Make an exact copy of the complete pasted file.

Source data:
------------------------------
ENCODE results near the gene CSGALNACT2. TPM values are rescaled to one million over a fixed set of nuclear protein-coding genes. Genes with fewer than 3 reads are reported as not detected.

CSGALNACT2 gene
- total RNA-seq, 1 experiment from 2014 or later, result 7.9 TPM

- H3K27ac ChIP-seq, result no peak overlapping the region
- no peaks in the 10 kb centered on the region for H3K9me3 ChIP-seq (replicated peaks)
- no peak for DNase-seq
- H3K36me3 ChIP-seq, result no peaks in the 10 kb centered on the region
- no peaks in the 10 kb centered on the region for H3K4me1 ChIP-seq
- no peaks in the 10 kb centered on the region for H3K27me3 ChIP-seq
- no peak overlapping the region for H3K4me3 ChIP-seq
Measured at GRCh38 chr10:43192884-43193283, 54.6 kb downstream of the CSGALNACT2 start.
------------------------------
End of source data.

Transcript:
ENCODE results near the gene CSGALNACT2. TPM values are rescaled to one million over a fixed set of nuclear protein-coding genes. Genes with fewer than 3 reads are reported as not detected.

CSGALNACT2 gene
- total RNA-seq, 1 experiment from 2014 or later, result 7.9 TPM

- H3K27ac ChIP-seq, result no peak overlapping the region
- no peaks in the 10 kb centered on the region for H3K9me3 ChIP-seq (replicated peaks)
- no peak for DNase-seq
- H3K36me3 ChIP-seq, result no peaks in the 10 kb centered on the region
- no peaks in the 10 kb centered on the region for H3K4me1 ChIP-seq
- no peaks in the 10 kb centered on the region for H3K27me3 ChIP-seq
- no peak overlapping the region for H3K4me3 ChIP-seq
Measured at GRCh38 chr10:43192884-43193283, 54.6 kb downstream of the CSGALNACT2 start.